In 2019 there were more than 600,000 abortions in the USA. That’s 600,000 children who never breathed for the first time, 600,000 mothers who felt their “choices” were down to one hard option, and countless fathers, grandparents, neighbors and classmates whose life was different because of the absence of this child.
The Supreme Court’s decision in Dobbs v. Jackson Women’s Health Organization limits danger to children in the womb, but judges cannot bestow dignity, safety or hope by decree. This is the ongoing work demanded of the anti-abortion movement, work that offers opportunities for alliances with abortion rights advocates. We don’t need to agree on the moral weight of abortion to recognize that America has neither a culture of life nor a culture of choice. We live in, like Pope Francis did appointed that, a throwaway culture.
The majority abortions in the United States are sought by women who have already given birth to a baby. They don’t need an ultrasound to make the connection between pregnancy and parenthood. When mothers ask for abortion were questioned in depth, many said they wanted to be able to give birth to the child they were carrying, but they felt it would not be fair to the children they were already struggling to care for. These women pass the test of the abortion rights slogan “Every child has sought child.” But they could tell that their children were not wanted by the rest of us. Death was the only “choice” we as a nation expected.
Before physician-assisted suicide was legal, abortion was the only accepted and encouraged form of euthanasia. In both cases, death is offered as a false mercy; an option that only appears nice contrary to our willful negligence. Physician-assisted dying was initially legalized for a limited number of circumstances, but it has caught up with the “on demand and no excuse” rhetoric of abortion.
This year in Canada, a woman was denied help finding housing that could help her manage her chronic illness and was oriented towards medical assistance in dying instead. His government account increase the cost savings from expanding medical assistance in dying and offer patients death earlier in the progression of their disease. The sooner people choose to die, the more money they save.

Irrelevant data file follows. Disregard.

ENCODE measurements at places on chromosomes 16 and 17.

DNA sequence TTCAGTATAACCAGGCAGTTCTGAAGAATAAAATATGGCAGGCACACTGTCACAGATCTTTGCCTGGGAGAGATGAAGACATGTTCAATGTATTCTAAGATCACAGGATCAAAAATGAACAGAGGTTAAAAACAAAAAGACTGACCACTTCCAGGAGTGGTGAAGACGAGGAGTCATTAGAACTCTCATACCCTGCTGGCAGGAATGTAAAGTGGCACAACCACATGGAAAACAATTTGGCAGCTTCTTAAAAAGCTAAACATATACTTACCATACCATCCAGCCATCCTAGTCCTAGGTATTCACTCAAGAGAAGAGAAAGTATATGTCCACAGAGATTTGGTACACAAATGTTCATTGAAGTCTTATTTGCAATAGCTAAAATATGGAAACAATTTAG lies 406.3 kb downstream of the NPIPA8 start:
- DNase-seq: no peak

In the case of physician-assisted suicide, putting one more choice on the table hasn’t expanded people’s options. It offered an excuse not to support any better option, once death was available as a safety net. It offered a way to blame people who were struggling to survive, since living was now their choiceand therefore their own fault.
Removing an option, even a bad one, won’t be a simple solution either. Parents deserve more support. They deserve to be cleared of bureaucratic obstacles to outsource the cost to run a program on the people it is supposed to serve. The expanded child tax credit survey 3 million children will be lifted out of poverty in 2021, but due to its flawed design, has not reach the poorest families. The best pregnancy resource centers act as benefits navigators, helping families receive the benefits they are entitled to, but not really accessible.
When a mother realizes she is pregnant, the first doctor she comes in contact with should be able to help her register for all the benefits to which she is entitled (which should be significantly expanded and simplified compared to the status quo). But care isn’t just about writing checks – every mother, whether in pregnancy crisis or not, should be introduced to easily accessible mothers’ groups in her community, possibly at the library, with parallel groups for the dads. Churches and other community centers should welcome every growing family with ties to teens and young adults who offer childcare hours as a community service. People need care connections, as well as financial flexibility.
Many people working to end abortion have Free vocal, supported advocacy for these material supports, but conservative politicians have often been happy to hold voters hostage to judicial appointments without listening to lifelong demands for justice. Democrats have been more inclined to put economic justice at the heart of their platform, but as policymakers, they drop the detailseven for people they count as people.
Material supports are necessary but not sufficient. Creating a culture of life means accepting difficult cases. I have seen some of the most profound tributes to the dignity of human life in the care offered to parents facing a terminal diagnosis for their child in utero.
For instance, Now I lay down to sleep is a national network of photographers who offer their services free of charge to parents who are anticipating a stillbirth or who will not be having their child until shortly after birth. Refrigerated cradles give parents more time to sit next to their child. The New Melleray Abbey Trappists make handmade coffins, complete with pillows that fit in the palm of a parent’s hand, which they send free to parents who have a miscarriage.
An anti-abortion culture is one that doesn’t depend on “maybe you aborted Beethoven” appeals, but finds value in the shortest life, the most limited life. It’s not about potential, inside or outside the uterus. None of us earn our existence. None of us should have our dignity dependent on another’s choice. It is the common vulnerability of the child and the parents that deserves our support. We have failed more than 600,000 families each year since 1973. Abortion places the greatest cost of this failure on children. The Dobbs decision will make the needs of children and families impossible to hide. It is up to us to meet him without reserve and with much love.
Leah Libresco Sargeant is the author of “Arriving at Amen” and “Building the Benedict Option”. She leads the substack Other feminismsfocused on the dignity of interdependence.